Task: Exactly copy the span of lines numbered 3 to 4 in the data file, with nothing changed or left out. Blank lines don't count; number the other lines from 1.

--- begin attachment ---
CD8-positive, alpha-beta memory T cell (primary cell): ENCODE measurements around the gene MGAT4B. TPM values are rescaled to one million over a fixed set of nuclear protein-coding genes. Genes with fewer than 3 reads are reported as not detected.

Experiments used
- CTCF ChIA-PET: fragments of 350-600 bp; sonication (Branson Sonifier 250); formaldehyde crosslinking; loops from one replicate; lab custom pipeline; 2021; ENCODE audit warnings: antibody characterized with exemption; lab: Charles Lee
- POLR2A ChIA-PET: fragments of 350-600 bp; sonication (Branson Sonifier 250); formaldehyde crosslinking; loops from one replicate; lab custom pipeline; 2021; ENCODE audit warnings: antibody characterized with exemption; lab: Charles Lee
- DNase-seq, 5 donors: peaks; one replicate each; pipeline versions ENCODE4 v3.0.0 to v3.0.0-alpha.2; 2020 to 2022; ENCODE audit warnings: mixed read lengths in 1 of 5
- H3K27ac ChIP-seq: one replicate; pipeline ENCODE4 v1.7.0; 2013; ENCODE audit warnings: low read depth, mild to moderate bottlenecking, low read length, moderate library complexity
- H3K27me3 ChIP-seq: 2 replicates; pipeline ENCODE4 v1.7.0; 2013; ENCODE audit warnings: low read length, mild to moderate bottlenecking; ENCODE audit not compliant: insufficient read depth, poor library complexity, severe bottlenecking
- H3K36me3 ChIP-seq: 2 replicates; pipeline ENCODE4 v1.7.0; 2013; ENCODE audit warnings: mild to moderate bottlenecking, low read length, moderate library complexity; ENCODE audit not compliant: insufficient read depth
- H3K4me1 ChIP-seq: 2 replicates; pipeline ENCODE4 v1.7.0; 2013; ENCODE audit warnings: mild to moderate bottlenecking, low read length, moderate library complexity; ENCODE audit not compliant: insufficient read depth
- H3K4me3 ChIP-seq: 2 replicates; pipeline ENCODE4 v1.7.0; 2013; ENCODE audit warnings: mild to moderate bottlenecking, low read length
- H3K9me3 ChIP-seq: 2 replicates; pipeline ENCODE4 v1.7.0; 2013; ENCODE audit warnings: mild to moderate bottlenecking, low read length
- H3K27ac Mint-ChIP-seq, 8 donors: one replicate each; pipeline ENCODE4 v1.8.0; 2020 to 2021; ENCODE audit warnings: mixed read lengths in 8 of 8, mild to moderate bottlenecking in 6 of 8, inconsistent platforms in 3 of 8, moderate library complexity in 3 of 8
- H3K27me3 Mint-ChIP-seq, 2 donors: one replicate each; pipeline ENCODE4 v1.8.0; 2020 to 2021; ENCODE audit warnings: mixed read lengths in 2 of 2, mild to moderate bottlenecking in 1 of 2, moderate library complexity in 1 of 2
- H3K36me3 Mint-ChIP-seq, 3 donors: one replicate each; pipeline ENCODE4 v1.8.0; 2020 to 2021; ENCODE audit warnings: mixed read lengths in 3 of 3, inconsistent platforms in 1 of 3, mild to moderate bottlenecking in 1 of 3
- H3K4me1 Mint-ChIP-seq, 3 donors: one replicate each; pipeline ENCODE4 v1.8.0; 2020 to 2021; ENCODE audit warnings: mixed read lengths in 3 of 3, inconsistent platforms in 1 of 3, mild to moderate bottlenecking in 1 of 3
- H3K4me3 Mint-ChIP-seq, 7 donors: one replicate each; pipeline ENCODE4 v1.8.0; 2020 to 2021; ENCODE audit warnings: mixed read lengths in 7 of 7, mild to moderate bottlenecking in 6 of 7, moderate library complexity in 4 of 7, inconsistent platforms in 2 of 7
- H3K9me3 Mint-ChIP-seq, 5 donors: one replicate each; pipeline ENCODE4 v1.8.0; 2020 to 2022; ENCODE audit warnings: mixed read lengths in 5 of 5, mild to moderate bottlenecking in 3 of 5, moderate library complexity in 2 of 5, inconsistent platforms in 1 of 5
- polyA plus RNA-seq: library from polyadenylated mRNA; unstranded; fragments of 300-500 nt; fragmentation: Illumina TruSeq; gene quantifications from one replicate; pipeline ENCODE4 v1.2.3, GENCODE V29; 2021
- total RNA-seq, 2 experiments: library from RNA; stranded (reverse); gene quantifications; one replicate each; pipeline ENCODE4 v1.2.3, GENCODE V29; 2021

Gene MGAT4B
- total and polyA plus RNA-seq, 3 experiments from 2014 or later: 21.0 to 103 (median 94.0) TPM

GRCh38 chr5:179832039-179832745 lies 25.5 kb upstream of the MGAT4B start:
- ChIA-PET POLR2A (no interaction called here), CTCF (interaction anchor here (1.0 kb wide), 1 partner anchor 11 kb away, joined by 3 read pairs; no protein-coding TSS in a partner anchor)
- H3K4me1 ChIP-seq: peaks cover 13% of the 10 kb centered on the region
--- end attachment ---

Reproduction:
- CTCF ChIA-PET: fragments of 350-600 bp; sonication (Branson Sonifier 250); formaldehyde crosslinking; loops from one replicate; lab custom pipeline; 2021; ENCODE audit warnings: antibody characterized with exemption; lab: Charles Lee
- POLR2A ChIA-PET: fragments of 350-600 bp; sonication (Branson Sonifier 250); formaldehyde crosslinking; loops from one replicate; lab custom pipeline; 2021; ENCODE audit warnings: antibody characterized with exemption; lab: Charles Lee